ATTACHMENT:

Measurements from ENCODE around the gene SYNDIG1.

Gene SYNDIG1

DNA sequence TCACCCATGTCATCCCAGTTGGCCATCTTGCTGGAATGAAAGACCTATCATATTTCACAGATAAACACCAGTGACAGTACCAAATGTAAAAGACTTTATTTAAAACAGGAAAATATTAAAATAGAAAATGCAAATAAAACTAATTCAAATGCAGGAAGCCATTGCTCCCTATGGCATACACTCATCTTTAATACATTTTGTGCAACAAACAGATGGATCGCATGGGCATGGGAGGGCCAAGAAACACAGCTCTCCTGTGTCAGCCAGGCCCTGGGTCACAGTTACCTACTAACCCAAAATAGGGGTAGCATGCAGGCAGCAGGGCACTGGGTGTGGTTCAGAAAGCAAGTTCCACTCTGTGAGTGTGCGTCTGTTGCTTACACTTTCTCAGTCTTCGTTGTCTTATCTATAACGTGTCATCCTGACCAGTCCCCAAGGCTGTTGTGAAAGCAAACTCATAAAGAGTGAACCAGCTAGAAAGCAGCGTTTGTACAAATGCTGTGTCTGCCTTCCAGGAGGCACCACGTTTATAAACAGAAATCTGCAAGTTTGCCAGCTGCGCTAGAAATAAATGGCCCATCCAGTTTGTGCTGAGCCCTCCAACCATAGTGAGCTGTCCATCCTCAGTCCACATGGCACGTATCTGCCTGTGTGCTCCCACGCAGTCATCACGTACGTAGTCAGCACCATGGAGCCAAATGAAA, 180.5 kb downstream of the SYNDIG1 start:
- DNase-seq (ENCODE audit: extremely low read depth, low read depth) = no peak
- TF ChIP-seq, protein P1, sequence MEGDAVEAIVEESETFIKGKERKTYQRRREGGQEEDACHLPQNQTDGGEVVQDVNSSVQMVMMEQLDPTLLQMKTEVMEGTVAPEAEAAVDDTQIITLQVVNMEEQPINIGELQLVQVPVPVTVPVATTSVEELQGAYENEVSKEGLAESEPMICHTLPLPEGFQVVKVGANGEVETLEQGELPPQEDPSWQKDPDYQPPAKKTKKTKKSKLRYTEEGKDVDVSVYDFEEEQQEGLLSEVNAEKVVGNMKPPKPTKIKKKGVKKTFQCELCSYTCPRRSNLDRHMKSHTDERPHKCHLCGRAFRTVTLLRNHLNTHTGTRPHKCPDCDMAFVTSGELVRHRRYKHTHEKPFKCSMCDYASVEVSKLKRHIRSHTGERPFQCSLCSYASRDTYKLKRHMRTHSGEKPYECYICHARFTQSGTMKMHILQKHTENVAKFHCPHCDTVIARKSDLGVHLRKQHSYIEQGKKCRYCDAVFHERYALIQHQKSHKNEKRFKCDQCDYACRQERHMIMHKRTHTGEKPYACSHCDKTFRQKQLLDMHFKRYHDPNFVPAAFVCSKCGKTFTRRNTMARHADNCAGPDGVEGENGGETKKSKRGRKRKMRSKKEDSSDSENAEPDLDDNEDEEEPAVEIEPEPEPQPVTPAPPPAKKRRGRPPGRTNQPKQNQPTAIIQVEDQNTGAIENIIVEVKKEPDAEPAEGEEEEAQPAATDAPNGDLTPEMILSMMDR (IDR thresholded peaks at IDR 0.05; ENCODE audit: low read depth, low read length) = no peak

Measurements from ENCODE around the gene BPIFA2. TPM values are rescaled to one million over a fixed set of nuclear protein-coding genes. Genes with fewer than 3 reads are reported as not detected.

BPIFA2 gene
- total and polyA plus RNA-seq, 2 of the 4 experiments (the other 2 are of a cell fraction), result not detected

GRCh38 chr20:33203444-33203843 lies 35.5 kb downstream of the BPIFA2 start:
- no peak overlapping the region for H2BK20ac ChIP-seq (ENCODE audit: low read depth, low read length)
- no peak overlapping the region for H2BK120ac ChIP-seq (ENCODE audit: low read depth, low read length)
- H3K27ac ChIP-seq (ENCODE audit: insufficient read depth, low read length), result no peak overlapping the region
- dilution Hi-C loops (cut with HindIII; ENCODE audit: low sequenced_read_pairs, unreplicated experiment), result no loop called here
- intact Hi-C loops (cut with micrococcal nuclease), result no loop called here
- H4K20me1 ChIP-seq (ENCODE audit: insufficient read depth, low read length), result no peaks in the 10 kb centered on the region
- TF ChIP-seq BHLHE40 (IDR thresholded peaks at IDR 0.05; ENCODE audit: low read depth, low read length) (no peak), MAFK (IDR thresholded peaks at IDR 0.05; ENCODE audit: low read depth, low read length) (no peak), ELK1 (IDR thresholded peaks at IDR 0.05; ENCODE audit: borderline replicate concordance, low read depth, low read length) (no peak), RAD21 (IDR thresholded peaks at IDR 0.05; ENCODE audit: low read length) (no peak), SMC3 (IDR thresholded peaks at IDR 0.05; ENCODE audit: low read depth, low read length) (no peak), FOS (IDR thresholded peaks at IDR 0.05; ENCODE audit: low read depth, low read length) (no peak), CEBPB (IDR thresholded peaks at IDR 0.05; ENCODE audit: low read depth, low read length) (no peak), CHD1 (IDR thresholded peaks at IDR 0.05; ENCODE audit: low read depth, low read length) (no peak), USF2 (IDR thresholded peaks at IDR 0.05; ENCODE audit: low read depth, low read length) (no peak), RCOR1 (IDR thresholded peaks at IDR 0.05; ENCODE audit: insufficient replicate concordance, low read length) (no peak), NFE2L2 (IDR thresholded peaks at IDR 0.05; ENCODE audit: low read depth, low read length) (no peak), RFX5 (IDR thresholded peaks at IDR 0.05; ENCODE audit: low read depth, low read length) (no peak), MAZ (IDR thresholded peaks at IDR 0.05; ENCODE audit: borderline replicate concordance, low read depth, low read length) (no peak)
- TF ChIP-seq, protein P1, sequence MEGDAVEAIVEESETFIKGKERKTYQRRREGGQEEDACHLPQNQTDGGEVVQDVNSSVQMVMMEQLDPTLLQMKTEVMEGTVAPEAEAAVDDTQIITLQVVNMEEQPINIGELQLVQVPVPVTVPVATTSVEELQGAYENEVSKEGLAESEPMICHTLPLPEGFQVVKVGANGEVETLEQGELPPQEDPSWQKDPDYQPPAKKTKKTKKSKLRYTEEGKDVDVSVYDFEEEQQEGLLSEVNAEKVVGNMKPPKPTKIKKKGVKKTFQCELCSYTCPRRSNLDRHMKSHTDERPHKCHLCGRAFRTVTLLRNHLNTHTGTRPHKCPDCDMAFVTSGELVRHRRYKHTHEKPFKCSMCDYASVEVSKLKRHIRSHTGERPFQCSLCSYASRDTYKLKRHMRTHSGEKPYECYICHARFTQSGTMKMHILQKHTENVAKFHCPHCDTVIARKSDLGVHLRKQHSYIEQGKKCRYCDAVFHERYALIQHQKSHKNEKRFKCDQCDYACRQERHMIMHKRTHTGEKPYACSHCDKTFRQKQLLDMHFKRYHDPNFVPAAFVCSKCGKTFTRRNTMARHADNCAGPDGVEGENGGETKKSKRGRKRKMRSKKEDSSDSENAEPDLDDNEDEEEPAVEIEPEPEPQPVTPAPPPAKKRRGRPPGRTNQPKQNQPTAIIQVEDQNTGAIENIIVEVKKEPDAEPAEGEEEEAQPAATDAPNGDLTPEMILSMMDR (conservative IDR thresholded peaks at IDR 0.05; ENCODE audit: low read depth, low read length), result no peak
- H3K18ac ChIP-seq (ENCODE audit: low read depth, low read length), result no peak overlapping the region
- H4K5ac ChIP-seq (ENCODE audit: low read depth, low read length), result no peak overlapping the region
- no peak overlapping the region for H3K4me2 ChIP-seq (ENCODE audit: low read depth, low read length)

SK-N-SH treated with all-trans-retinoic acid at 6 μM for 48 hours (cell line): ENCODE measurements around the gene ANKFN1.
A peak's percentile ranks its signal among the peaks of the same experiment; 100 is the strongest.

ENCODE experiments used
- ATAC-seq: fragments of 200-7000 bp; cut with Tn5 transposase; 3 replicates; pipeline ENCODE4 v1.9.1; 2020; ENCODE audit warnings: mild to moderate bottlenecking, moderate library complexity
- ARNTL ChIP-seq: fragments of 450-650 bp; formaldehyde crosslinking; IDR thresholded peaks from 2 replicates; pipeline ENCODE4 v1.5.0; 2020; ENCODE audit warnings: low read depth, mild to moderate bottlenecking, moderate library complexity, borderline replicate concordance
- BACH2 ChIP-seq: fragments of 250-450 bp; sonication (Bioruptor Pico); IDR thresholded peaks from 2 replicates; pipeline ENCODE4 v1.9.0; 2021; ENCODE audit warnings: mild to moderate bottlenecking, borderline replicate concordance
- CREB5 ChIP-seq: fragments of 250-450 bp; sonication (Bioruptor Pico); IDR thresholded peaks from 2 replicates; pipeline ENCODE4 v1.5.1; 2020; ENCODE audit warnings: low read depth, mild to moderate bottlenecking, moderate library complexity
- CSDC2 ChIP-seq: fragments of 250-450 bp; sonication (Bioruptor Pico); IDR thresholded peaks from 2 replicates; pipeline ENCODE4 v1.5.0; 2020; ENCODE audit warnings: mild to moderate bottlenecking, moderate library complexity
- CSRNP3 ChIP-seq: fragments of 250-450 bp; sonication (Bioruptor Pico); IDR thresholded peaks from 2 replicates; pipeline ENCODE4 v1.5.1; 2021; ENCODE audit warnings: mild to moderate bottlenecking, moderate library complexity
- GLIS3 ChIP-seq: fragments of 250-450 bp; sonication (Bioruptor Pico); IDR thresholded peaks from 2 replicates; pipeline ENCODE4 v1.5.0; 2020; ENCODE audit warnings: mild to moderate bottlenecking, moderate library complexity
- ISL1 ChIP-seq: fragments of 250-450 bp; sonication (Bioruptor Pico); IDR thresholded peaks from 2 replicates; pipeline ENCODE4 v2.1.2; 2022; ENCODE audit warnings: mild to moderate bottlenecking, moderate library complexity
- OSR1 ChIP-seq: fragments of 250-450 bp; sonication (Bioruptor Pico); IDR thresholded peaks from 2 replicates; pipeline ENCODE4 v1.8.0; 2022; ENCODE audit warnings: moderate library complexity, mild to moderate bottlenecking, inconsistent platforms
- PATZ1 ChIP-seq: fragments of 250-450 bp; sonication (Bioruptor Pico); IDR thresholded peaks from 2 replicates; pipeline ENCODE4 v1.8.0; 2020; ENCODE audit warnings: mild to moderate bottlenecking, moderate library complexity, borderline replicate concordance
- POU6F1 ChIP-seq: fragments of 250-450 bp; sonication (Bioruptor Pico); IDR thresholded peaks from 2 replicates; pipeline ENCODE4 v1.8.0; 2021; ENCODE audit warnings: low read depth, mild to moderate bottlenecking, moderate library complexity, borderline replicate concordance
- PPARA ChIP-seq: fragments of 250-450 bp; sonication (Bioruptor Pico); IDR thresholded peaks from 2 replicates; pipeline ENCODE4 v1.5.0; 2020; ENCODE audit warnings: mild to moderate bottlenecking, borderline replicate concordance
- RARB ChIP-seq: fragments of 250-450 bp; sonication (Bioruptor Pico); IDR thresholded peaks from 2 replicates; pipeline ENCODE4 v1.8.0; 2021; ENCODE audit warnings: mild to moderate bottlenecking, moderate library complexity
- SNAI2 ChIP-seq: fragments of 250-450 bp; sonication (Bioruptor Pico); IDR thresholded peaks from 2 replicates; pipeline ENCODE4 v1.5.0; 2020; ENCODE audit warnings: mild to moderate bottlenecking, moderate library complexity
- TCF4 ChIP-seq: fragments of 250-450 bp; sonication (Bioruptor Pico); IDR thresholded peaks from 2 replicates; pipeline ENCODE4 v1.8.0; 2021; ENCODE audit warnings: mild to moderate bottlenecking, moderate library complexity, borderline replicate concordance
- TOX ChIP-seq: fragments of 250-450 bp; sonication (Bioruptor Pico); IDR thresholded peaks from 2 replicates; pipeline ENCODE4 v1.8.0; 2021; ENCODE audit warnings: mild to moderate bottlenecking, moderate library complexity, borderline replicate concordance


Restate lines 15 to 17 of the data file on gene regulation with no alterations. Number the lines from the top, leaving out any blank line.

- H4K20me1 ChIP-seq (ENCODE audit: insufficient read depth, low read length), result no peaks in the 10 kb centered on the region
- TF ChIP-seq BHLHE40 (IDR thresholded peaks at IDR 0.05; ENCODE audit: low read depth, low read length) (no peak), MAFK (IDR thresholded peaks at IDR 0.05; ENCODE audit: low read depth, low read length) (no peak), ELK1 (IDR thresholded peaks at IDR 0.05; ENCODE audit: borderline replicate concordance, low read depth, low read length) (no peak), RAD21 (IDR thresholded peaks at IDR 0.05; ENCODE audit: low read length) (no peak), SMC3 (IDR thresholded peaks at IDR 0.05; ENCODE audit: low read depth, low read length) (no peak), FOS (IDR thresholded peaks at IDR 0.05; ENCODE audit: low read depth, low read length) (no peak), CEBPB (IDR thresholded peaks at IDR 0.05; ENCODE audit: low read depth, low read length) (no peak), CHD1 (IDR thresholded peaks at IDR 0.05; ENCODE audit: low read depth, low read length) (no peak), USF2 (IDR thresholded peaks at IDR 0.05; ENCODE audit: low read depth, low read length) (no peak), RCOR1 (IDR thresholded peaks at IDR 0.05; ENCODE audit: insufficient replicate concordance, low read length) (no peak), NFE2L2 (IDR thresholded peaks at IDR 0.05; ENCODE audit: low read depth, low read length) (no peak), RFX5 (IDR thresholded peaks at IDR 0.05; ENCODE audit: low read depth, low read length) (no peak), MAZ (IDR thresholded peaks at IDR 0.05; ENCODE audit: borderline replicate concordance, low read depth, low read length) (no peak)
- TF ChIP-seq, protein P1, sequence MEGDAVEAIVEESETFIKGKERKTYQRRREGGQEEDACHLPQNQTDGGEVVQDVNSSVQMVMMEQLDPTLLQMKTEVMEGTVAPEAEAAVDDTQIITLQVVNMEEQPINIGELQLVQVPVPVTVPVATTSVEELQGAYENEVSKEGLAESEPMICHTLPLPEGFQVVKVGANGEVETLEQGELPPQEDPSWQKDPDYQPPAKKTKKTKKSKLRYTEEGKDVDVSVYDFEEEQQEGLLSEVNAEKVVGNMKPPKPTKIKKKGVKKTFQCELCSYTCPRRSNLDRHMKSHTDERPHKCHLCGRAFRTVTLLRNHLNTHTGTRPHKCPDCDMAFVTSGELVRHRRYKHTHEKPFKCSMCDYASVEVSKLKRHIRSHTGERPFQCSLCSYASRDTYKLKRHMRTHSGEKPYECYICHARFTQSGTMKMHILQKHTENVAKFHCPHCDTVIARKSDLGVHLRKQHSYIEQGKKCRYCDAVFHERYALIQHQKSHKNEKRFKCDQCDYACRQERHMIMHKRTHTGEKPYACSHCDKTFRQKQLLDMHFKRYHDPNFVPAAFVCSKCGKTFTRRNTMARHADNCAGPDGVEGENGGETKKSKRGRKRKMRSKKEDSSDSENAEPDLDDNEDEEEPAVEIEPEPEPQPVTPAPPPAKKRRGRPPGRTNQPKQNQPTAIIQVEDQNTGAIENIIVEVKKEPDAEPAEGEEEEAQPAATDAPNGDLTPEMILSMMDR (conservative IDR thresholded peaks at IDR 0.05; ENCODE audit: low read depth, low read length), result no peak